By Sara Merrick-Albano, E-RYT, C-IAYT
As a medical professional, you probably see patients every day with anxiety, regardless of your specialty. Anxiety is a normal response to the stress that comes with making medical decisions, such as choosing treatment options, surgery, or medication. For patients with chronic illness, anxiety can start to interfere with daily life, and managing mental health becomes a critical part of the treatment process.
As yoga therapists, we work with clients who are suffering from anxiety brought about by chronic illness. With or without a formal diagnosis of anxiety disorder, the symptoms of anxiety can interfere with a client’s overall sense of wellbeing. Yoga therapy provides an integrative treatment option for people suffering from anxiety, either by itself or alongside chronic illness.
What is Yoga Therapy?
Yoga therapy is the targeted application of yoga techniques for specific health conditions. These techniques include yoga postures and movement, breathing techniques, meditation, chanting, and philosophy. Yoga therapy is one-on-one and yoga practices are individualized for the client. The yoga therapist takes into account physical mobility issues and disease contraindications. The yoga therapists at Yoga Therapy Associates design yoga practices for their clients using a combination of evidence-based research and clinical experience, to ensure efficacy of practices.
Yoga therapy plays a key role in integrative health care because of its ability to work with the whole person, taking into account health history, chronic illness, and current symptoms. By working with the client’s experience of their own health condition, yoga therapy can help clients manage symptoms of anxiety, whether anxiety is a disorder on its own or co-occurs with chronic illness.
How Does Yoga Therapy Help With Anxiety?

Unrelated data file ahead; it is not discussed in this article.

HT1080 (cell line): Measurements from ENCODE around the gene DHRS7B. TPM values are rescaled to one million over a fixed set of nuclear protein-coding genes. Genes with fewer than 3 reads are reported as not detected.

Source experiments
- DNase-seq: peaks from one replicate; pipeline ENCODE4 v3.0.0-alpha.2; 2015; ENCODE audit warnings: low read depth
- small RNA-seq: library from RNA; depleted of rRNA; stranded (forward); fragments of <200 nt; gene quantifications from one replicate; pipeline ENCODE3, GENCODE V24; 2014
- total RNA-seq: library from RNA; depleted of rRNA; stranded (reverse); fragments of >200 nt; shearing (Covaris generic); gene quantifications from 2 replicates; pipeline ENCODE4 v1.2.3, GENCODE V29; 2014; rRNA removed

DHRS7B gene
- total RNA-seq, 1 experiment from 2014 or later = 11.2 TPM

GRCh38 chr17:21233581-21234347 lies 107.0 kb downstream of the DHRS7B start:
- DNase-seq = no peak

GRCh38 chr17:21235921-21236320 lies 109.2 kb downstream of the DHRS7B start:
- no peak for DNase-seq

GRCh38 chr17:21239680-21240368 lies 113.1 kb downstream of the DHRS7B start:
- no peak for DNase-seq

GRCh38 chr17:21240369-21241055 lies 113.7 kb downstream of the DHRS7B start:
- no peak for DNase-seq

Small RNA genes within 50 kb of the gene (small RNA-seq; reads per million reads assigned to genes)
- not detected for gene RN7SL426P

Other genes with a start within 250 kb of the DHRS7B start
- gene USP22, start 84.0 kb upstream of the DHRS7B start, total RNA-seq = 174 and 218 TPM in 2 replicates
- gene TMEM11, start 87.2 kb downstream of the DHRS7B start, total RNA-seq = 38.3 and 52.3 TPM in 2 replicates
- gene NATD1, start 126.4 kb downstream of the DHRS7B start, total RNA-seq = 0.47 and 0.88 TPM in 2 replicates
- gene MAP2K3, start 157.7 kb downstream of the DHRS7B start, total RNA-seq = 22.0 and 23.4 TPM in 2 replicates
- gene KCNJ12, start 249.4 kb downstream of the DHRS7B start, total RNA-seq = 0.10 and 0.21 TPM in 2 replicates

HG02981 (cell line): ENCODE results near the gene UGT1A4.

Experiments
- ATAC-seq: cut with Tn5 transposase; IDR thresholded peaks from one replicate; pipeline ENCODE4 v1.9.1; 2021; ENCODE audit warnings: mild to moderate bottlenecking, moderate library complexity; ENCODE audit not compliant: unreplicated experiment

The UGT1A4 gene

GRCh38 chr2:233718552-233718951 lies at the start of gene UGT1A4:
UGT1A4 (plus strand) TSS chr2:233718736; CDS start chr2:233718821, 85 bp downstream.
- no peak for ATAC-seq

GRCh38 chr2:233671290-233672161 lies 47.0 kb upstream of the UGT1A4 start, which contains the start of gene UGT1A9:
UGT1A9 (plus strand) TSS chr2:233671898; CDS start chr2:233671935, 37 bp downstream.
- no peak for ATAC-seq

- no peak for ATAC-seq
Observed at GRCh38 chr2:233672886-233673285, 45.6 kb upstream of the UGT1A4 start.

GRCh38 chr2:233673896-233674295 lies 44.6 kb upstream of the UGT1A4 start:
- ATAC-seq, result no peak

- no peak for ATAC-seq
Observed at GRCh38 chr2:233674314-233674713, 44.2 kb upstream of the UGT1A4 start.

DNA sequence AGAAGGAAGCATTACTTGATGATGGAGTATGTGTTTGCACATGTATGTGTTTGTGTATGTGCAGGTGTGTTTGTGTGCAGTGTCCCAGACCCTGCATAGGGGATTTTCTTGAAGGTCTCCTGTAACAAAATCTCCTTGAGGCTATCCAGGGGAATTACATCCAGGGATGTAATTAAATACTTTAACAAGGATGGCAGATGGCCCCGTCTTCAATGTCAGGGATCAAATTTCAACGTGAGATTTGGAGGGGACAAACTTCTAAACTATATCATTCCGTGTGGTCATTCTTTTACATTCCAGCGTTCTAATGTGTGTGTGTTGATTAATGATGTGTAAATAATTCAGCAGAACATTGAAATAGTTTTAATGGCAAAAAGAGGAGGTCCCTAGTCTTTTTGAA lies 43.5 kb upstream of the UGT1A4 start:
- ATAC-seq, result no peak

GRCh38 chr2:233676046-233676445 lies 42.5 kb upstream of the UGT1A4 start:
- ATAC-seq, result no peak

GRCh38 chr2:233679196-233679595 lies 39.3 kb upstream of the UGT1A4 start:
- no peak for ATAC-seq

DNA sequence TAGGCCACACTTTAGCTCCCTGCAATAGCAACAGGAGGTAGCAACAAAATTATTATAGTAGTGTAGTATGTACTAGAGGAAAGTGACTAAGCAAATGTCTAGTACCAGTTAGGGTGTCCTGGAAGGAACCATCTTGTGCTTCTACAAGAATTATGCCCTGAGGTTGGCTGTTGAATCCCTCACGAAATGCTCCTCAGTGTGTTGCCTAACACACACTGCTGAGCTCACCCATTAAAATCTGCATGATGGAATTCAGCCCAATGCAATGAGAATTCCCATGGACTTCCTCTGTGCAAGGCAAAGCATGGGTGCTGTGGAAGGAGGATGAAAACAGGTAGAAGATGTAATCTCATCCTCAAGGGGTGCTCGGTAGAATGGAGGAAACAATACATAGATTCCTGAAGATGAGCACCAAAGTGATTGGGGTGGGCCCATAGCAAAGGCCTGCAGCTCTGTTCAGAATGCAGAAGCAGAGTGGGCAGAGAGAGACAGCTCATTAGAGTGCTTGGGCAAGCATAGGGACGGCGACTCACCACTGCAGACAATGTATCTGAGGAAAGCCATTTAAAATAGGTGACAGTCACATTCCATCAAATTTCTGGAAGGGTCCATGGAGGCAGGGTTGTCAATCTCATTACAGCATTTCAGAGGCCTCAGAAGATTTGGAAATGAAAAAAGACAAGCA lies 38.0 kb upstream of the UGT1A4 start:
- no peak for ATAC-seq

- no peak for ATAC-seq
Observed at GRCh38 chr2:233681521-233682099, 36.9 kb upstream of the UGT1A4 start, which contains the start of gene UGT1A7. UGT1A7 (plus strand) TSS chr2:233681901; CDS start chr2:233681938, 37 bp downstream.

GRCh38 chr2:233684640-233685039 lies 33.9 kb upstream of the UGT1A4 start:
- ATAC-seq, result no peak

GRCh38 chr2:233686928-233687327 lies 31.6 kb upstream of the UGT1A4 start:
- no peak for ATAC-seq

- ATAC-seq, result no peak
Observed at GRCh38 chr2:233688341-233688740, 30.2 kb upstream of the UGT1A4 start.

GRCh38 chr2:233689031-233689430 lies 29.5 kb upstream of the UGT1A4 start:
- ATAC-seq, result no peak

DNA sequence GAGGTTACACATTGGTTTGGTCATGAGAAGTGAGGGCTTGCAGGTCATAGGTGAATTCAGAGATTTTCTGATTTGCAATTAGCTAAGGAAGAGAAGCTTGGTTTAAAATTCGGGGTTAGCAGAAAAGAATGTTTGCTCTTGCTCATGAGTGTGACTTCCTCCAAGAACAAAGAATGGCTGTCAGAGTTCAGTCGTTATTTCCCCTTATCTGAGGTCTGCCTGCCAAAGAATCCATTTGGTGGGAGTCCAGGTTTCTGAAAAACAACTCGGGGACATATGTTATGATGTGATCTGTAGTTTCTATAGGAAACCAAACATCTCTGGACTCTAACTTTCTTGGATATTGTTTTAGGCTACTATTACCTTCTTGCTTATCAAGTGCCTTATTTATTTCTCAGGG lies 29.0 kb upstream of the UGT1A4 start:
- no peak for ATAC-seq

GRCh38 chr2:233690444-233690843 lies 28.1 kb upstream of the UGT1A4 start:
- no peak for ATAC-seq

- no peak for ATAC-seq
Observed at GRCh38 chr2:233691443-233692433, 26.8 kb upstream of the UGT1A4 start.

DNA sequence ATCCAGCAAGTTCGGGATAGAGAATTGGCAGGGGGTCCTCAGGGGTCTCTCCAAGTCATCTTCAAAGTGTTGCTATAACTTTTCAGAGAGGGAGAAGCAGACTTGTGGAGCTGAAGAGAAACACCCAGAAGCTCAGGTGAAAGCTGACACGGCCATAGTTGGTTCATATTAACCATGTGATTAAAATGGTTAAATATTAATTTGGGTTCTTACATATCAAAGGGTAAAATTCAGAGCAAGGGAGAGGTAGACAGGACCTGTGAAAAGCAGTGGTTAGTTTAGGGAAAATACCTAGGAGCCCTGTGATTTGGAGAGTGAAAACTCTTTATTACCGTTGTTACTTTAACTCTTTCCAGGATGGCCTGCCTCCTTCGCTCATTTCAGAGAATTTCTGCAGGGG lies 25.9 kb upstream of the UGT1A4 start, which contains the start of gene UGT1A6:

Yoga therapy is a learning process: the client learns yoga practices that they can use to manage their symptoms. These yoga practices help manage anxiety symptoms in several ways. First, they help to address nervous system dysfunction, in part by regulating breathing patterns. Second, they increase bodily awareness and interoception, teaching clients how to recognize anxiety symptoms before they become severe. Finally, they help to improve sleep quality.
Anxiety, Yogic Pranayama, and Nervous System Regulation
The autonomic nervous system is responsible for regulating the body’s response to stress. When we are stressed, our nervous system goes into sympathetic or “fight-or-flight” mode. This is a natural response that helps us to stay safe in dangerous situations. However, if we are constantly stressed, our nervous system can become dysregulated. This can lead to a number of symptoms, including anxiety.
One way to control the nervous system response is by modulating the breath. By breathing deeply and slowly, the parasympathetic nervous system gets activated. This can help to reduce anxiety, stress, and other negative emotions. Yogic pranayama (breath modulation) techniques can help clients establish a regular rate of breath by teaching the client how to breathe deeply and slowly. Deep breathing exercises can help to calm the nervous system and reduce the symptoms of anxiety.1